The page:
Director: Bryan Bertino
Starring : Zoe Kazan, Scott Speedman, Ella Ballentine. USA. 1h 31m
This American horror was written and directed by Bryan Bertino and i have to admit that I haven’t paid much attention to him since his devastating brilliant debut, The Strangers (2008), it seems that his style is to meld together stark horror and gore with some raw emotions and it’s ever present in this unconventional creature feature.
A young girl, Lizzy (Ballentine) and her tattered mother Kathy ( Kazan) are en route to her father as it’s his turn for custody, due to Kathy’s alcoholism, Lizzy has to spend a lot of time looking after her mother and escaping her wrath. Through flashbacks it’s evident that Lizzy wants to stay with her father permanently and loathes her mother and her addiction.
After a rough start the pair hit the road, Kathy gives her daugher a family heirloom, a watch that belonged to her grandmother and implies that her wish has come true and she can now live with her father and won’t be returning. As the night falls they hit something in the road injuring Kathy. Lizzy calls for help but in the meantime they discover that they hit a wolf, however it has sustained wounds that look like an animal attack.
Eventually the tow truck arrives, they know an ambulance is also on the way, Jessie (the two truck guy) starts work on the car when he’s attacked by a vicious monster ripping his arm off, the two women are pretty hysterical while Jessie is dragged into the woods by this unknown critter.
The movie progresses as the pair try to stay alive and battle this beast the seems intent to stalk and kill anything that comes into it’s patch of the woods. The flashbacks are brilliant and soon the movie is dividing into two, one monster flick and the other a taut emotional drama showing a family broken at the core. Lizzie doesn’t have a happy childhood, both of her parents are so unstable the poor kid is a mess. But it’s clear that she blames her mother for everything. Her mother, often caught up with booze, does care for her daughter but doesn’t seem able to show it. When the flashbacks are over the rest of the film is stuck on this small stretch of highway surrounded by trees and steeped in the rain there’s nowhere to go, the two have to face their fears.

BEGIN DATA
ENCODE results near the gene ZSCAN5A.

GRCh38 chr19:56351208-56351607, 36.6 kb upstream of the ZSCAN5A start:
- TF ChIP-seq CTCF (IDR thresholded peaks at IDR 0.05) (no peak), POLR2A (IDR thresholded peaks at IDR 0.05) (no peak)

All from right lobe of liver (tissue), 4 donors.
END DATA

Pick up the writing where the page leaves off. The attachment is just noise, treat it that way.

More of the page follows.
Kazan’s performance is outstanding, the only film I remember her in is Fracture, but she’s dropped the puppy fat added in some rainbow hair and matured into an amazing actress, both convincing and powerful. Lizzys role was just as difficult as the mother’s role, the lifetime of torment has fucked the child up royaly, in the early stages of the movie she’s almost as annoying as the boy from Babadook (2014) but soon you realise why she’s so difficult, but the big question is what/who is the monster.
The creature is mostly hidden in shadows but it’s presence is felt like a huge shadow that overcasts everything. It remains quite mysterious, it is simply just a monster, and all it needs to do is frighten so it’s adapted throughout the film to serve that purpose. But soon you’ll be asking yourself what the real monster is and is the beast a metaphor for something else..
Strangely a dark coming of age movie, and skillfully crafted from a master of suspense and terror, Bertino really has outdone himself again. The movie has just the right balance of drama and gore. There is a tense atmosphere out on that lonely road, it feels like an extended version of the the introduction to Ils (2006) where the mother and daughter are arguing in the car when they are stopped and attacked by laughing ghouls.
This is an important film as it had no real heros, everyone is struggling and yet they find something within themselves to do the right thing, an alcoholic mother can be damaging but slowly perceptions are changed and a strong bond is revealed. This isn’t your typical role model and these are very difficult characters but this isn’t your typical horror, thrilling and very personal.
L – A lonely stretch of road…
5s – Bryan Bertino, Scott Speedman
A – Real Monsters